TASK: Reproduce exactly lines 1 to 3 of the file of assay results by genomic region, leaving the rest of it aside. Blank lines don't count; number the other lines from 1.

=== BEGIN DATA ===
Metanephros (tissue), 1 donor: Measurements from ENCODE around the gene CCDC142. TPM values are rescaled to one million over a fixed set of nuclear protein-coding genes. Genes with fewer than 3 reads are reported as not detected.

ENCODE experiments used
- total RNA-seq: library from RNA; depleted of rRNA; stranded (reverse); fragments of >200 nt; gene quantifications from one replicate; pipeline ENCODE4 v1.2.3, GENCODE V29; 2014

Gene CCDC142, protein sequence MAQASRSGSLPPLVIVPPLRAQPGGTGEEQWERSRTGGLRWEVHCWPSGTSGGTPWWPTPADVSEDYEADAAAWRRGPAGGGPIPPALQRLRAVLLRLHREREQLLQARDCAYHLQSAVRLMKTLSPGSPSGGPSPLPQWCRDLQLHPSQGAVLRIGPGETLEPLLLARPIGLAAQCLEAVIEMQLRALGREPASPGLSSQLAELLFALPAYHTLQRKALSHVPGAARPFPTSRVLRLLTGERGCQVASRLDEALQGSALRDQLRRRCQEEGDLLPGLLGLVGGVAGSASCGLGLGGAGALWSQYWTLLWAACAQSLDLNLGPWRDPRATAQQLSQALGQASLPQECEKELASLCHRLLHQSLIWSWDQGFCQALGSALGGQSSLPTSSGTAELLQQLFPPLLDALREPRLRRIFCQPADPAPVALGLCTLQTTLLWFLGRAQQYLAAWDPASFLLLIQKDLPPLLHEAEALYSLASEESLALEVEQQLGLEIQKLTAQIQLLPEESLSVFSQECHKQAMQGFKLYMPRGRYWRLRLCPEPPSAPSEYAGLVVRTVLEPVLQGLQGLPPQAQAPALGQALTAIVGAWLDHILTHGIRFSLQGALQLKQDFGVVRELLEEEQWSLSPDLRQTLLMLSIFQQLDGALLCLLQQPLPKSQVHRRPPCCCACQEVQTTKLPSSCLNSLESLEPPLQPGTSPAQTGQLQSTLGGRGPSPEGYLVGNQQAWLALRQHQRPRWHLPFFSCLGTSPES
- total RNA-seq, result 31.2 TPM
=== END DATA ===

Metanephros (tissue), 1 donor: Measurements from ENCODE around the gene CCDC142. TPM values are rescaled to one million over a fixed set of nuclear protein-coding genes. Genes with fewer than 3 reads are reported as not detected.

ENCODE experiments used
- total RNA-seq: library from RNA; depleted of rRNA; stranded (reverse); fragments of >200 nt; gene quantifications from one replicate; pipeline ENCODE4 v1.2.3, GENCODE V29; 2014